The junior team of Alex Katelnikoff, Raben Dommann, Marit Anderson and Marianne Rheaume captured gold in the 2.5 km relay in 42:18.20, ahead of the join Peru/Brazil team.

The senior team of Nicholas Masse-Savard, Édouard Bélanger, Breanne Siwicki and Stephanie Horner won silver in the 5 km relay in 1 hour 3 minutes 27.52 seconds.

The idea was to learn open water techniques in [our] training camp in Florida] with athletes who we know can swim well in the pool, but are new to open water racing,” said Perry. “This was an opportunity to test those skills out. We made a few mistakes in this event, as you would expect with a young group, but it gives us some things to work on in the future.”

UANA 2.5 km Relay
1. Canada Junior Exhibition (Alexander Katelnikoff, Raben Dommann, Mant Anderson, Mananne Rheaume) 42:18.20
2. Peru / Brazil Junior (Rafael Ponce De Leon, Cristina Berrospi, Alanso Serida, Jouis Nina) 44:18.62
3. Cayman Islands Non-UANA (Alex Dakers, Ria Plunkett, Samantha Bailey, Jake Bailey) 46:19.12
4. Cayman Junior (John Bodden, Alizon Jackson, Liam Henry, Elana Sinclair) 46:26.64

UANA 5 km Relay Results
1. Peru Senior (Piero Canduelas, Gabriela Ccollca, Rodrigo Ramirez, Maria Alejandra Bramont-Ariss) 1:02:34.91
2. Canada Senior (Nicholas Masse-Savard, Edoward Belanger, Breanne Siwicki, Stephanie Horner) 1:03:27.518
3. Cayman Islands Senior Exhibition (Rory Barrett, Sarah Jackson, Jasmine Lambert-Wragg, Jonathan Keg) 1:15:27.069

Perry is shown above at the Midmar Mile in South Africa.

Copyright © 2008-2017 by World Open Water Swimming Association

A Thank You Gift from WOWSA


WOWSA is celebrating the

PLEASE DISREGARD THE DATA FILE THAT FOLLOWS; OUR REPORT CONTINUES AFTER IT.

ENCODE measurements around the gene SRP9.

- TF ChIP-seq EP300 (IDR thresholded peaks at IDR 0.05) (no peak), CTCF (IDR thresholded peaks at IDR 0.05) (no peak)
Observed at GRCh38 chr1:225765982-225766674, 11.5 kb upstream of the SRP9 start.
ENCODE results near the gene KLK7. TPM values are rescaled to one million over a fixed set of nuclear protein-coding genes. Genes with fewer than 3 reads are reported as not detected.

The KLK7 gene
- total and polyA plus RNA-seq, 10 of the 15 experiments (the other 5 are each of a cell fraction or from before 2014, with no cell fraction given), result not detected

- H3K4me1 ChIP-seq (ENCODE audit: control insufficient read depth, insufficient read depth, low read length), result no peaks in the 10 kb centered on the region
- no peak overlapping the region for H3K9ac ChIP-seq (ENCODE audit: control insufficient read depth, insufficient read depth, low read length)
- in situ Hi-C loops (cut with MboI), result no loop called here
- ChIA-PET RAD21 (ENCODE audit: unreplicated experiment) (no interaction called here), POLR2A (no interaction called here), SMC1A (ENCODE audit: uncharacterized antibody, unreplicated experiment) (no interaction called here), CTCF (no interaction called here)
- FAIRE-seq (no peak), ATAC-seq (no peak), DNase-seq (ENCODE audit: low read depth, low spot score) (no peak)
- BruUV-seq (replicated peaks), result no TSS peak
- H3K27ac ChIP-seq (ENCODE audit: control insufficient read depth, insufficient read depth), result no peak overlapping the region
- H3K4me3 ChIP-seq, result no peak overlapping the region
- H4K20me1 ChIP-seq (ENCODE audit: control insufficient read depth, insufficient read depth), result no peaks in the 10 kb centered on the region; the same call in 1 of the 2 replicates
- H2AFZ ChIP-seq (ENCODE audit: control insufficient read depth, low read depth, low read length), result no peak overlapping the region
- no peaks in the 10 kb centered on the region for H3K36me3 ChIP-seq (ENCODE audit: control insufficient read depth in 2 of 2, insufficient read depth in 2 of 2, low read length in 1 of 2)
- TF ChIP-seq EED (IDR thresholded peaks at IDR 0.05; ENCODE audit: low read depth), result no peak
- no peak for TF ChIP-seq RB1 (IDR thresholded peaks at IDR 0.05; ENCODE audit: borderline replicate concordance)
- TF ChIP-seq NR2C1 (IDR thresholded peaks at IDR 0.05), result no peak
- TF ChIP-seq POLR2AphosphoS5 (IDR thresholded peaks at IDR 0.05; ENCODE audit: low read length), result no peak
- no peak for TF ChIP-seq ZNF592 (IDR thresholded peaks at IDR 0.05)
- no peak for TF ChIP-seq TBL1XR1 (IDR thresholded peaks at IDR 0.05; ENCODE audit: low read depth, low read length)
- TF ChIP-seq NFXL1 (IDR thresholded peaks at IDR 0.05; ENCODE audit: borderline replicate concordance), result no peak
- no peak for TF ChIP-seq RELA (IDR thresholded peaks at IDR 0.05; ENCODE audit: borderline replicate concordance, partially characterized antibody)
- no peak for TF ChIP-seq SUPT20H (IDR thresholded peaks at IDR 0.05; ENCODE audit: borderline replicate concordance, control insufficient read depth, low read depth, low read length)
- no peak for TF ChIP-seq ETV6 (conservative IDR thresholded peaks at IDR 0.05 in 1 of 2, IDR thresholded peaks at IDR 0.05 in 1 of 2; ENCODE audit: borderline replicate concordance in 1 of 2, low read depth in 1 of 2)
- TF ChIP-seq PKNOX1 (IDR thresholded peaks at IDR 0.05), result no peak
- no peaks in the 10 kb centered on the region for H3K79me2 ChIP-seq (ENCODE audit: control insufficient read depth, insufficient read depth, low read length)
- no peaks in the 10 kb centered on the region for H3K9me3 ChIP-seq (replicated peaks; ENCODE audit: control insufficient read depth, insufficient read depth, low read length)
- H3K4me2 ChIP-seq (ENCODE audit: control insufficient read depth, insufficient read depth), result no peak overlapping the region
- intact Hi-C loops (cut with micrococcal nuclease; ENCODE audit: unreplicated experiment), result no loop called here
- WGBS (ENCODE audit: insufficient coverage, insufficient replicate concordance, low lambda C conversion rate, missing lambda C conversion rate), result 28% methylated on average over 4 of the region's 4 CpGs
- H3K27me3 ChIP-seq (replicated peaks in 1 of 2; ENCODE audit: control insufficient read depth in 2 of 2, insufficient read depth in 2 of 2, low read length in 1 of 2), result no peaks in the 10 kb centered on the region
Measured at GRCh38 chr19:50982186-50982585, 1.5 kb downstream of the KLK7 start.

1-Year Anniversary of the monthly Open Water Swimming Magazine
by giving you a free copy of the anniversary issue.

Open Water Swimming Magazine Anniversary Issue
File Size: 13MB

FREE DOWNLOAD

INSTRUCTIONS:
Download the file to your computer, and then right-click to extract the magazine which is inside the zip folder. The magazine is in PDF format.

CLICK HERE to download your free copy now.

Open Water Swimming Magazine


Open Water Swimming Magazine

The Open Water Swimming Magazine is the monthly magazine entirely focused on open water swimming heroes and heroines of every age, ability, and background. Published by the World Open Water Swimming Association, the Open Water Swimming Magazine is a free benefit to WOWSA members.

WOWSA Member Benefits include 12 issues of the Open Water Swimming Magazine, the annual 276-page Open Water Swimming Almanac, a free listing in Sponsor My Swim, outstanding product discounts from FINIS, an entry in Openwaterpedia and more...
LEARN MORE

The Other Shore


The Other Shore follows world record holder and legendary swimmer Diana Nyad as she comes out of a thirty-year retirement to re-attempt an elusive dream: swimming 103 miles non-stop from Cuba to Florida without the use of a shark cage. Her past and present collide in her obsession with a feat that nobody has ever accomplished. At the edge of The Devil’s Triangle, tropical storms, sharks, venomous jellyfish, and one of the strongest ocean currents in the world, all prove to be life-threatening realities. Timothy Wheeler’s documentary brings Diana Nyad’s extraordinary adventure to life as Diana sets out to prove that will and determination are all you need to make the unimaginable possible.
LEARN MORE...

2014 Open Water Swimming Almanac



An Almanac for Open Water Swimming

An almanac is essentially a body of knowledge which is so complete that it enables people in different fields to make predictions about the future of their respective industries.

This, for example, was the purpose of the traditional farmers almanacs. It enabled farmers to determine as accurately as possible which crops to plant for the greatest harvests in a given year.

But the farmers almanac was just one example among many.
There are, of course, many different kinds of almanacs.

In fact, there is even one for open water swimming...

Preview the Open Water Swimming Almanac:
https://www.worldopenwaterswimmingassociation.com/preview-open-water-swimming-almanac


The trends are very clear.
The tide is rising for open water swimming.

SponsorMySwim.com

Open Water Swimming Event Sanctioning

World Professional Marathon Swimming Federation

Open Water Race Calendar

Coaches Education Program